This is Part 1 of the series "A MISSIONARY ECCLESIOLOGY FOR THE TWENTY-FIRST CENTURY". Originally presented in 2005, the relevance is current.
By R. Bruce Carlton
As the church enters the twenty-first century it does so with a significant shift in its center of gravity. For well over one thousand years the church of the West has held center stage, impacting the church in all areas, theological and ecclesiological. So great has been the influence of the Western church throughout the world that the words of Roland Allen ring true today as they have for a large part of the modern mission movement:
If a traveler returns from visiting our Indian or Chinese Christians the first thing that he tells us is that he was delighted to find himself worshipping in a church where the language was indeed strange and the worshippers of another colour, but that in every other respect he felt quite at home. He found the same sort of ornaments, the same service, the same Prayer Book, the same hymns with which he was familiar. If a Chinese or an Indian convert comes to England he finds, of course, that England is not the Christian country which he imagined it to be, and that the majority of people do not observe many of the rules which he has been taught to keep, but within the circle of the Church, he finds the same thing with which he was familiar in his own home. In all the outward forms of religion there is practical uniformity.
At the same time, the influence of the Western church is waning, although many in the Western church seem neither willing to admit this waning influence nor willing to let go of the firm grip the Western church has maintained through the years. The church in the Two-Thirds World, for the most part the mission fields of the Western church, is now where the majority of Christians can be found; therefore, if present trends continue, sometime during the present century over two-thirds of all Christians will be in Asia, Africa, Latin America and the Pacific region. The churches of the Two-Thirds World have genuinely arrived onto the scene of worldwide Christianity, and the shape of the church and mission in this century will be influenced more by these churches than the West. William Burrows offers a prophetic warning to the church of the twenty-first century noting what is needed is:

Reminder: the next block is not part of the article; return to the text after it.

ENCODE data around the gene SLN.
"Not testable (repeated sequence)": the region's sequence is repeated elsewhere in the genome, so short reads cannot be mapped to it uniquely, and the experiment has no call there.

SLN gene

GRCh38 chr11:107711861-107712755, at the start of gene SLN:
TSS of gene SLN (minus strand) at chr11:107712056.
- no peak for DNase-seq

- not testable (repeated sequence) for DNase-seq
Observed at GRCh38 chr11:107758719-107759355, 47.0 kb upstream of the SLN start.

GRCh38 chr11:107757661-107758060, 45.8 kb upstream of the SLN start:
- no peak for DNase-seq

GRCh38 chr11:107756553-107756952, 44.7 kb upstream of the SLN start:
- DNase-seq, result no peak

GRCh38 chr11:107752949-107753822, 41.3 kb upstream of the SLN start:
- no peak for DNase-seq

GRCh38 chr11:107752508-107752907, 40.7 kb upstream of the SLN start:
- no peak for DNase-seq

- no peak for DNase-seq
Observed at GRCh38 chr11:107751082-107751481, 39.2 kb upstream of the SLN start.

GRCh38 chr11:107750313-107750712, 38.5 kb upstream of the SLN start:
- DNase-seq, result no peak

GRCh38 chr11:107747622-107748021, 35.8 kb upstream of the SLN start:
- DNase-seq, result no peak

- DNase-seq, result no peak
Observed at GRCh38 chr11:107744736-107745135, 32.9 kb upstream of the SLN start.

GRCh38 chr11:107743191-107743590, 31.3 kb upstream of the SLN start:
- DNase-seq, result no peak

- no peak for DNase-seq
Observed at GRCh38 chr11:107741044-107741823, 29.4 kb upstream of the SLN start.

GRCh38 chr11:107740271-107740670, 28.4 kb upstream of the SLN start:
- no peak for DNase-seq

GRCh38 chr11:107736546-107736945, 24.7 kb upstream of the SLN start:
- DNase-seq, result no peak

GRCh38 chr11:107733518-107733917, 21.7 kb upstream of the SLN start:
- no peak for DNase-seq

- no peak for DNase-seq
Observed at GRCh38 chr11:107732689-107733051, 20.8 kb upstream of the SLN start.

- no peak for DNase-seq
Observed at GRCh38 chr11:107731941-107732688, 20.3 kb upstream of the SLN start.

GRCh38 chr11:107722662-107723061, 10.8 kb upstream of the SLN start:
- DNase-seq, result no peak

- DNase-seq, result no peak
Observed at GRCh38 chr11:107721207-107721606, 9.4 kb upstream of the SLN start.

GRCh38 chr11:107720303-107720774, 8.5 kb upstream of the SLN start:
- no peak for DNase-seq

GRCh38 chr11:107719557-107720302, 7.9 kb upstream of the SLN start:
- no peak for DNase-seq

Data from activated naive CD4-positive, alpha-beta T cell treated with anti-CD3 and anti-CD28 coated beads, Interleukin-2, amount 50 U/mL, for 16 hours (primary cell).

Westerners letting go of controls, for embodied manifestation will largely have to be done by local Christians. Mission will cease to be something done by Northerners for their brown, black, red and yellow brothers and sisters or vice versa.…Christian efforts to manifest Christ in Latin America, Africa and Asia will be carried on by Latin Americans, Africans and Asians – or they will grind to a halt.
What should the future look like? In the following series, I want to present a missionary ecclesiology for the twenty-first century church, one which I believe already is, and will continue, significantly impacting the nature and role of the church in this century and beyond. There are seven major emphases within this missionary ecclesiology, based much on my 20+ years of experience in the context of working alongside brothers and sisters in the Two-Thirds World. I hold the same hope as Shenk that an emerging missionary ecclesiology from the Two-Thirds World will bring a much-needed renewal of vision for the Western church and the church around the world.